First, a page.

Cover: Considering Heroin-Assisted Treatment and Supervised Drug Consumption Sites in the United States

Considering Heroin-Assisted Treatment and Supervised Drug Consumption Sites in the United States

Published Dec 6, 2018

by Beau Kilmer, Jirka Taylor, Jonathan P. Caulkins, Pam A. Mueller, Allison J. Ober, Bryce Pardo, Rosanna Smart, Lucy Strang, Peter Reuter

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Research Questions

  1. What does the high-quality scientific evidence suggest regarding the effectiveness of HAT and SCSs?
  2. What are the legal considerations surrounding potential introduction of HAT and SCSs in the United States?
  3. What are the policy, technical, and community issues surrounding potential introduction of HAT and SCSs in the United States, particularly in areas hard hit by the opioid crisis?

Current levels of opioid-related morbidity and mortality in the United States are staggering. Data for 2017 indicate that there were more than 47,000 opioid-involved overdose deaths, and one in eight adults now reports having had a family member or close friend die from opioids. Increasing the availability and reducing the costs of approved medications for those with an opioid use disorder (OUD) is imperative; however, jurisdictions addressing OUDs and overdose may wish to consider additional interventions. Two interventions that are implemented in some other countries but not in the United States are heroin-assisted treatment (HAT; sometimes referred to as supervised injectable heroin treatment) and supervised consumption sites (SCSs; sometimes referred to as overdose prevention sites). Given the severity of the opioid crisis, there is urgency to evaluate tools that might reduce its impact and save lives. In this mixed-methods report, the authors assess evidence on and arguments made about HAT and SCSs and examine some of the issues associated with implementing them in the United States.

Key Findings

  • Evidence from randomized controlled trials of HAT in Canada and Europe indicates that supervised injectable HAT — with optional oral methadone — can offer benefits over oral methadone alone for treating OUD among individuals who have tried traditional treatment modalities, including methadone, multiple times but are still injecting heroin.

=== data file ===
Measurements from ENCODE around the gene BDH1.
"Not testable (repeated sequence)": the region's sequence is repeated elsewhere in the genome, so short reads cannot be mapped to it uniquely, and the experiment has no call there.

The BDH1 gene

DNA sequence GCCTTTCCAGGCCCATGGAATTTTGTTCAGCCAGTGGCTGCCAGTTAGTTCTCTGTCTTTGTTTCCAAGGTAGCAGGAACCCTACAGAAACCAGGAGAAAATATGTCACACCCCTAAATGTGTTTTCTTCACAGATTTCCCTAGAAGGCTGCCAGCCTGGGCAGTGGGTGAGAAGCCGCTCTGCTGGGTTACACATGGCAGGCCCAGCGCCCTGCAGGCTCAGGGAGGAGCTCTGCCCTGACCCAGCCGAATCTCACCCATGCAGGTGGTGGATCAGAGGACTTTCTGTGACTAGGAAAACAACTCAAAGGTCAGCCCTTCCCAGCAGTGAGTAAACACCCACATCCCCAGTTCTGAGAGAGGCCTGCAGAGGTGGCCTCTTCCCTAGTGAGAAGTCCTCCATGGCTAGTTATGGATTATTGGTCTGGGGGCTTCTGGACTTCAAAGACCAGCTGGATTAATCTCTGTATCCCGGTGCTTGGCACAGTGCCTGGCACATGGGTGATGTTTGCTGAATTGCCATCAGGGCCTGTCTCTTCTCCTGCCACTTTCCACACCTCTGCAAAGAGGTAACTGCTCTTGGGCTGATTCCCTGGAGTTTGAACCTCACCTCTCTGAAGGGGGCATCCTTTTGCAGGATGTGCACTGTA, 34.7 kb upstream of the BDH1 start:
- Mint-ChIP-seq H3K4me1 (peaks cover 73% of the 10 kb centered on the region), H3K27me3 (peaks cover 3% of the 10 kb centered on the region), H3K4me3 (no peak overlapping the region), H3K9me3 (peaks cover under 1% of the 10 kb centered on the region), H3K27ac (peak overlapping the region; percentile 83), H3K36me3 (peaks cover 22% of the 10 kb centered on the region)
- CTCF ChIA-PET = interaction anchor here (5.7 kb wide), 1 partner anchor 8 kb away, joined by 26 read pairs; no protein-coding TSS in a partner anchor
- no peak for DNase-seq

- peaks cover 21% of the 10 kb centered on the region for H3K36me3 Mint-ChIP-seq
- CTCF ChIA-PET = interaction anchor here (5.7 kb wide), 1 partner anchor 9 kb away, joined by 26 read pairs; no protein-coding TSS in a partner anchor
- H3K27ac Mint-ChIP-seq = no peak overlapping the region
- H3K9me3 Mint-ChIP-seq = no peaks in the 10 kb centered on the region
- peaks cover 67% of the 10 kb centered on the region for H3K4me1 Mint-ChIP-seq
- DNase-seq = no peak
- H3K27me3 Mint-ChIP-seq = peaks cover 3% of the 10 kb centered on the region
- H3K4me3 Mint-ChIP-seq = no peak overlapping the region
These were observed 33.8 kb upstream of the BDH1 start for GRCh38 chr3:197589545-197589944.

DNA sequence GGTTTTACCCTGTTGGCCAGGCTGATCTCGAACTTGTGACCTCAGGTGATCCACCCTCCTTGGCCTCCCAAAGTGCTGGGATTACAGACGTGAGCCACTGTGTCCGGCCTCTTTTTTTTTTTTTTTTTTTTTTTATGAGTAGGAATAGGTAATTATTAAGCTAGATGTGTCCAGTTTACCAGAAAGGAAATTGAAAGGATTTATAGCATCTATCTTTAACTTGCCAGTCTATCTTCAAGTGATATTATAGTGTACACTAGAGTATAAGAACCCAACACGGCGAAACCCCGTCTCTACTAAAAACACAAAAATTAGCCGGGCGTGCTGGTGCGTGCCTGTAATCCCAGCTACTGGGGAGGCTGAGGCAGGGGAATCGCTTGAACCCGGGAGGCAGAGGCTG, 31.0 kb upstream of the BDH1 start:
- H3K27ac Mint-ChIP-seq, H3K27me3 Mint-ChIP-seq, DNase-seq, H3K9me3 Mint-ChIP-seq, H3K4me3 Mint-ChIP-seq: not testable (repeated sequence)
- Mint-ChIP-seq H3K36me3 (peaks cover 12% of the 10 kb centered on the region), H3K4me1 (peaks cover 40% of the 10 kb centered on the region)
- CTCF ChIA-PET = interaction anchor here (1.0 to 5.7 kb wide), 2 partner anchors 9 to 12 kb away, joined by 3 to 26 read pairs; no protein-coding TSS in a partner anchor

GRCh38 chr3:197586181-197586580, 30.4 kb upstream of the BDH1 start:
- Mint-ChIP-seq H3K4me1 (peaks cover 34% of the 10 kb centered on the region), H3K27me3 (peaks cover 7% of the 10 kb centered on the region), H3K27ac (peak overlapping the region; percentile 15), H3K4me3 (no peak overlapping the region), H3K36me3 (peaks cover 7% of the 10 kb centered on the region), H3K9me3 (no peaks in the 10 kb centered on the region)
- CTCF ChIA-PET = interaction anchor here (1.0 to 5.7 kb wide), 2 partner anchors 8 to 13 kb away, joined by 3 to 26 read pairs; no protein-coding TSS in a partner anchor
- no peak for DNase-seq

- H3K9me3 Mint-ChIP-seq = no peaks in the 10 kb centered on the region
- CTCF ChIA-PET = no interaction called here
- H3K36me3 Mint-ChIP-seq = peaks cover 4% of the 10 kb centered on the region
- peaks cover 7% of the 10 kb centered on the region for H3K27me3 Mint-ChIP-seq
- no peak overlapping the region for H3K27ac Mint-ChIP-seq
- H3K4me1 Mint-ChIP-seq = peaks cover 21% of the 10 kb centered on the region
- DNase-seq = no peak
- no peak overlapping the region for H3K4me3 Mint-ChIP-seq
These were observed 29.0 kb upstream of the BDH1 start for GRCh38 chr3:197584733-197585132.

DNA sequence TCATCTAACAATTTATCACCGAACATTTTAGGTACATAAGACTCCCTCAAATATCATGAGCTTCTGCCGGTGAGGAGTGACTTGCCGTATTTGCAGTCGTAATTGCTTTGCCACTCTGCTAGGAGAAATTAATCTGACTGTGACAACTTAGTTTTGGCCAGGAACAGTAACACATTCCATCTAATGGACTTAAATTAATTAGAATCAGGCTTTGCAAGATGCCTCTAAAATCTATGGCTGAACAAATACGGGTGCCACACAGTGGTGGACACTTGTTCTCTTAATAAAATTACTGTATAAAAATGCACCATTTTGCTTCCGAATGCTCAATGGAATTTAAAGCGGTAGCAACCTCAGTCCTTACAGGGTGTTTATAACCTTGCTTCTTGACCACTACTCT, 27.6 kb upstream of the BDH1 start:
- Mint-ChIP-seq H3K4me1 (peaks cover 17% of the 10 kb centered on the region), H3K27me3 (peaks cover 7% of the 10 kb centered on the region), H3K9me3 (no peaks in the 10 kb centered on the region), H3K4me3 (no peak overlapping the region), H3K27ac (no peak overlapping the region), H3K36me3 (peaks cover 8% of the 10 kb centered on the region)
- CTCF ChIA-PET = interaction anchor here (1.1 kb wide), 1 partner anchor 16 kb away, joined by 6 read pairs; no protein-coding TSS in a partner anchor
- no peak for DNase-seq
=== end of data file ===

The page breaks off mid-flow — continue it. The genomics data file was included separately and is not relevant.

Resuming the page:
• Although heroin cannot be prescribed in the United States because it is a Schedule I drug, it would be legal to conduct a human research trial on HAT.
  • The literature on treating OUD with hydromorphone (e.g., Dilaudid) is less extensive than the literature on HAT; however, the existing results are encouraging. Hydromorphone trials in the United States would face fewer barriers than HAT trials.
  • The scientific evidence about the effectiveness of SCSs is limited in quality and the number of locations evaluated.
  • Many SCSs have been around for 15 to 30 years. Persistence does not imply effectiveness, but it seems unlikely that these SCSs — which were initially controversial in many places — would have such longevity if they had serious adverse consequences for their clients or communities.
  • For drug consumption that is supervised, SCSs reduce the risk of a fatal overdose, disease transmission, and harms associated with unhygienic drug use practices; however, there is uncertainty about the size of the population-level effects of SCSs.
  • There are significant legal issues surrounding the implementation of SCSs in the United States..
  • Both HAT and SCSs, as currently implemented, serve only a small share of people who use heroin. It is important to have a sense of potential scale limitations and costs when discussing HAT and SCSs.
  • It might be constructive to view HAT and SCSs as exemplars of broader strategies, not as the only option within their class.


  • Given (1) the increased mortality associated with fentanyl, (2) the fact that some people who use heroin may not respond well to existing medications for OUD, (3) HAT's successful implementation abroad, and (4) questions concerning whether the success would carry over to the United States, HAT trials should be conducted in some of the U.S. jurisdictions that already provide a spectrum of social services and good accessibility to medication treatments for OUD.
  • Conducting trials with HAT and hydromorphone are not mutually exclusive, and it may make sense to include both in the same study, as was done in Canada. Assessing the impact of injectable hydromorphone via clinical trials (with or without a HAT arm) would inform future regulatory decisions about using it as a medication treatment for OUD.
  • Some researchers and advocates believe that, during an emergency like the present opioid crisis, the absence of a large downside risk for an intervention that has strong face validity (e.g., SCSs) may be sufficient for some decisionmakers to proceed, rather than waiting for further evidence. Nevertheless, if attempts to implement SCSs in the United States are successful, a strong research component should be incorporated into these efforts.

This project is a RAND Venture. Funding was provided by gifts from RAND supporters and income from operations. The research was conducted by RAND Health Care and RAND Social and Economic Well-Being.

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